Spinal cord injury (SCI) medicine emerged after World War II due to mass casualties, which required specialized treatment centers. This approach to categorical care, however, was first developed during World War I, led by pioneers R. Tait McKenzie and George Deaver, who demonstrated that soldiers disabled by paralysis could return to society through fitness/mobility, recreational and vocational training. McKenzie, a Canadian and the first professor of physical therapy in the US, influenced Deaver and military physicians in Britain, Canada, and the U.S. with his achievements and publications. Although early mortality from SCI was high, advances in the treatment of skin and bladder complications coupled with rehabilitation developed through lessons learned in World War I, resulted in major changes in survival and quality of life for veterans of World War II in England, US, and Canada. Harry Botterell and Al Jousse, founders of Lyndhurst Lodge, the first SCI center in Canada, adopted Deaver's principles and techniques of rehabilitation and Donald Munro's approach to medical complications. The consequences of failing to organize continuity of care in World War I were recognized both by consumers and physicians. Together with John Counsell, a World War II veteran, they formed the Canadian Paraplegic Association, which "revolutionized" the care of veterans with SCI, as well as civilians, women, and children.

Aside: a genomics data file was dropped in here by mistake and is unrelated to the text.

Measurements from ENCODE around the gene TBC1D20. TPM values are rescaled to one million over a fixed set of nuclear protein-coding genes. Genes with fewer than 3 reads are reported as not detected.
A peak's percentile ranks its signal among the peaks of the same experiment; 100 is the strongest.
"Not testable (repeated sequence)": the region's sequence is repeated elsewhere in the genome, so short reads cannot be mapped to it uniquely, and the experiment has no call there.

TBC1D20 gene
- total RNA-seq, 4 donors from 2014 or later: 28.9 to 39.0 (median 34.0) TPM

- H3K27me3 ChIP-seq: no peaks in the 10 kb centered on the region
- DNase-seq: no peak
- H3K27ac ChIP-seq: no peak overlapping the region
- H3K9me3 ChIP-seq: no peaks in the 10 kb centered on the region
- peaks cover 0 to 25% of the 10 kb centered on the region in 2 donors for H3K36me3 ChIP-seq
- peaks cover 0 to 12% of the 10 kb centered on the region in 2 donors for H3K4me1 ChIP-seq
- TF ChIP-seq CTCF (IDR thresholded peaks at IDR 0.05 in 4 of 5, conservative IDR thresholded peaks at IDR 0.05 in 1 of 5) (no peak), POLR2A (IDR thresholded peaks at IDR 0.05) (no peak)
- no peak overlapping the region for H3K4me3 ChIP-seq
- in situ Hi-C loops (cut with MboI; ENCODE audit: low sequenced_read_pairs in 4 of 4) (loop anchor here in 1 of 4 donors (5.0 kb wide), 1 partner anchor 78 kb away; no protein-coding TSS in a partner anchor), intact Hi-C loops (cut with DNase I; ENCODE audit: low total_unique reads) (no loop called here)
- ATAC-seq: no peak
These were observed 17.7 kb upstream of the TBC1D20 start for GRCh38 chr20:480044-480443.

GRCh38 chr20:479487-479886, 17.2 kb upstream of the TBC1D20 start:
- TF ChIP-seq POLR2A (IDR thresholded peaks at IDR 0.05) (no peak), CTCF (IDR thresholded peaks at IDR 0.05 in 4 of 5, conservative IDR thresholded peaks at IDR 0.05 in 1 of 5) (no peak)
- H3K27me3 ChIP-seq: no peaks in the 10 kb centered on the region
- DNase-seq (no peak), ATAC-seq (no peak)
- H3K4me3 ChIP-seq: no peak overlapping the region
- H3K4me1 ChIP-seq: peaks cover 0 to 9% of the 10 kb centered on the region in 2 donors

Ditunno, Jr, John F., "Linking spinal cord injury rehabilitation between the World Wars: The R. Tait McKenzie legacy." (2017). Department of Rehabilitation Medicine Faculty Papers. Paper 47.